Maurizio Cattelan’s Macabre Sculptures
- Sarah Press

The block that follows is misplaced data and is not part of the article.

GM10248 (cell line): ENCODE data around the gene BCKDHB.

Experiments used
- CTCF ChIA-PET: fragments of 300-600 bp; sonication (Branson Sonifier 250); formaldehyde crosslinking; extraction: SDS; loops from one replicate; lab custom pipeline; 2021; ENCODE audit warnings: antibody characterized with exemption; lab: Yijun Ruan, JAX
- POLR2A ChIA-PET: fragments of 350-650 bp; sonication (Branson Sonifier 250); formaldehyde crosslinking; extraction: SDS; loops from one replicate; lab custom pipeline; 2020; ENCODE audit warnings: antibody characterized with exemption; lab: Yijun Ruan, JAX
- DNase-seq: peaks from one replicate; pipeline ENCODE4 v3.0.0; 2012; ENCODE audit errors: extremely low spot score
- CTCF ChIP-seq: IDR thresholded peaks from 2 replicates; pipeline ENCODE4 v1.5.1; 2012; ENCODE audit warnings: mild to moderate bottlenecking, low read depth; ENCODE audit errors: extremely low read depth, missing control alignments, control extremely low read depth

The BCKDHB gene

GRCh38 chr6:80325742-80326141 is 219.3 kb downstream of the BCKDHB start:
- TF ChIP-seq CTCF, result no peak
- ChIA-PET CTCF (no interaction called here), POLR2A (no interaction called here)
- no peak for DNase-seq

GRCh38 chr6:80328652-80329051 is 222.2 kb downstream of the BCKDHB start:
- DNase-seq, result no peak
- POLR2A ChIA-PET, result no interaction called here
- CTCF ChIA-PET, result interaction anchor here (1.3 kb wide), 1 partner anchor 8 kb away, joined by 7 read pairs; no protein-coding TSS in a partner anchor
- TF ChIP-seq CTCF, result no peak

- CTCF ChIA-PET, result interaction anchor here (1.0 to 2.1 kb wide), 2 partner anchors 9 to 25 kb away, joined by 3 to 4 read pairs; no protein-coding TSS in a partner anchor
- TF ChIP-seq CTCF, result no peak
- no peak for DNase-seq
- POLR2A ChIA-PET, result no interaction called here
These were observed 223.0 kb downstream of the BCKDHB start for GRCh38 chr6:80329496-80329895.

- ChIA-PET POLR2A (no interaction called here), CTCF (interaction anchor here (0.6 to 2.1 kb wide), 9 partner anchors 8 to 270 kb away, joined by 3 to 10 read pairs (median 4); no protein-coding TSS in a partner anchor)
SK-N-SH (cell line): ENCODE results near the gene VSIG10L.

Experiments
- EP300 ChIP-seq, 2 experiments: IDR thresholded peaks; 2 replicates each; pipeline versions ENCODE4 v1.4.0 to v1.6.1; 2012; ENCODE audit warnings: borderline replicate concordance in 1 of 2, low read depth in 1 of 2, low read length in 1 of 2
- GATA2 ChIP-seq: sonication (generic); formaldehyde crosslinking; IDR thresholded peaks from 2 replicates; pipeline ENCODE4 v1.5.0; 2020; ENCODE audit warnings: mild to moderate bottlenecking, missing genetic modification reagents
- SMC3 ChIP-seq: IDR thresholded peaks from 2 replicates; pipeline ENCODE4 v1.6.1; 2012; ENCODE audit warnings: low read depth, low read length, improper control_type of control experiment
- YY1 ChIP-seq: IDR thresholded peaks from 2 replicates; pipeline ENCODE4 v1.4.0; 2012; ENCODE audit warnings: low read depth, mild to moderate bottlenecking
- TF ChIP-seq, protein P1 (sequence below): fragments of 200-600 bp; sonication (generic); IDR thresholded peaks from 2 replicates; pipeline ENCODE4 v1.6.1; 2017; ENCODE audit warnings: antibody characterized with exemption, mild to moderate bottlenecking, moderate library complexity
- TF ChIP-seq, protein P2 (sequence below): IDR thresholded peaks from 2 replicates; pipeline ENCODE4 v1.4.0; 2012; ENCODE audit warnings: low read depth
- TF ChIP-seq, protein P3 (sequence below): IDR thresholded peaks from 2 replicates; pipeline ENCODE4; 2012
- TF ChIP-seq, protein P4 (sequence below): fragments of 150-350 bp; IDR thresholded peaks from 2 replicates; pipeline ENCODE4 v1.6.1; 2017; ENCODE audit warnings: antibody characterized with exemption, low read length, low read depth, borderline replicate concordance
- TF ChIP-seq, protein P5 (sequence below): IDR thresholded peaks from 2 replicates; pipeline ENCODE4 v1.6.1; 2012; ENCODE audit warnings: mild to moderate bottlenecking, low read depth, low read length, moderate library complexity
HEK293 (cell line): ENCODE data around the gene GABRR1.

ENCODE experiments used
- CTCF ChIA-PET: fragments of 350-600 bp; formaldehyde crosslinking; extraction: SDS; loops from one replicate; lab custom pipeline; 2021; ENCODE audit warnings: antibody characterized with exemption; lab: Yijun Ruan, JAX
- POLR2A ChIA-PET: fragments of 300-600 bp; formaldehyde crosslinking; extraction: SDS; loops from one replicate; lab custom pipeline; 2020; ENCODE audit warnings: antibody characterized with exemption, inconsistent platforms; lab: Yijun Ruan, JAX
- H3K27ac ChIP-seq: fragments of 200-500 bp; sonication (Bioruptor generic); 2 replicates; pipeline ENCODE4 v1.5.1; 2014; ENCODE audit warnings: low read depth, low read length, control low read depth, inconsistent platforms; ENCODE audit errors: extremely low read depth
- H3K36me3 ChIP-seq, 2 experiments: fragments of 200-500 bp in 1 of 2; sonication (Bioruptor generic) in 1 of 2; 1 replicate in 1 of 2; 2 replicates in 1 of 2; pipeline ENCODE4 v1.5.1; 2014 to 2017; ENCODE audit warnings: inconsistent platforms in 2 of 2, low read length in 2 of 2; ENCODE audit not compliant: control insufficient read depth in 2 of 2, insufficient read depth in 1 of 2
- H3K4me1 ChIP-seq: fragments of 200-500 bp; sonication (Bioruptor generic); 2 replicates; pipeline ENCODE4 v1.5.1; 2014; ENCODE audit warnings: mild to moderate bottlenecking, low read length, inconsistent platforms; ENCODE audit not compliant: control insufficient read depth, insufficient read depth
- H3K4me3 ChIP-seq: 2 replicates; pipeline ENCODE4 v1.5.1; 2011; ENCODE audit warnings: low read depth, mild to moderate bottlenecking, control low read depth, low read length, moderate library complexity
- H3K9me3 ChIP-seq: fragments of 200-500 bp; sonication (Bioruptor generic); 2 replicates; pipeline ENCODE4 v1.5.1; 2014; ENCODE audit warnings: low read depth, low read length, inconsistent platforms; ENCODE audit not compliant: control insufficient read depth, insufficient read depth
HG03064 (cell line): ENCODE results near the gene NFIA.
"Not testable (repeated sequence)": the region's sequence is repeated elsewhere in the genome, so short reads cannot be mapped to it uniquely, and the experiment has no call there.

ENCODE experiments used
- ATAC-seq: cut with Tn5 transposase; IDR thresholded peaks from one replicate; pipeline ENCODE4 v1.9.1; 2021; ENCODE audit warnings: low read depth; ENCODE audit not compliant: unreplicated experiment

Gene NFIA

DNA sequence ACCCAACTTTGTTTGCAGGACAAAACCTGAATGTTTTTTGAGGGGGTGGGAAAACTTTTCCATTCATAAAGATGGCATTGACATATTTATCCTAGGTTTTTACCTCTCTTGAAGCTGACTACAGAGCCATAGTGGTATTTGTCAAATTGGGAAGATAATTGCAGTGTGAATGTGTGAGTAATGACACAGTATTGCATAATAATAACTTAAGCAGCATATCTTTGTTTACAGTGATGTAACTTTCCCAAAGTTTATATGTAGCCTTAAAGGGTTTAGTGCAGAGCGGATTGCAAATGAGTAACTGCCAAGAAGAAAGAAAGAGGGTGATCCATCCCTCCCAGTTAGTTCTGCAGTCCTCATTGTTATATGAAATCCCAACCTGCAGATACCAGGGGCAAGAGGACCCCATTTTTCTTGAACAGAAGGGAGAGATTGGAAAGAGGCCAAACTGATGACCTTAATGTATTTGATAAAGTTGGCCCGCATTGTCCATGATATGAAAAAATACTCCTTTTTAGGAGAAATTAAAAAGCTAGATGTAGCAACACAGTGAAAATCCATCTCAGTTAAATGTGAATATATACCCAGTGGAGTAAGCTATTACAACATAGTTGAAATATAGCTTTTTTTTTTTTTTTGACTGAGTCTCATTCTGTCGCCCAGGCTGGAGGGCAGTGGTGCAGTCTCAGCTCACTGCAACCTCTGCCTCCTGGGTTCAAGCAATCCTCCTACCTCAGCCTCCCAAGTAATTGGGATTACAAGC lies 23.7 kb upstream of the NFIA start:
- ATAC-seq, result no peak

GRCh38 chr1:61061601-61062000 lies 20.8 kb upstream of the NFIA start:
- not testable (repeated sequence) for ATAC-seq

Born in Padua, Italy, in 1960 the artist Maurizio Cattelan is best known for his satirical and hyperrealistic sculptures. His source themes range widely from popular culture, history, and organized religion to a meditation on the self, characterized by humour and profoundness. Cattelan creates confusing veristic sculptures that reveal inconsistencies at the core of today’s society. His work is deadly serious in its scathing critique of authority and the abuse of power. Cattelan has openly thematized historical narratives and public figures. His art work “La Nona Ora” (1999) shows a wax replica of Pope John Paul II, slayed by a meteor and pinned to a red carpet. “Him” (2001) is a small simulation of Adolph Hitler, kneeling on the floor, represented as a prayer. In the more reverent and mournful piece titled “All” (2007), a series of marble sculptures, figured as dead bodies covered in sheets, are placed lined up on the gallery floor. Cattelan is seen by many art historians as one of Duchamp’s greatest contemporary successor, emulating morbidly humorous replicas on objects.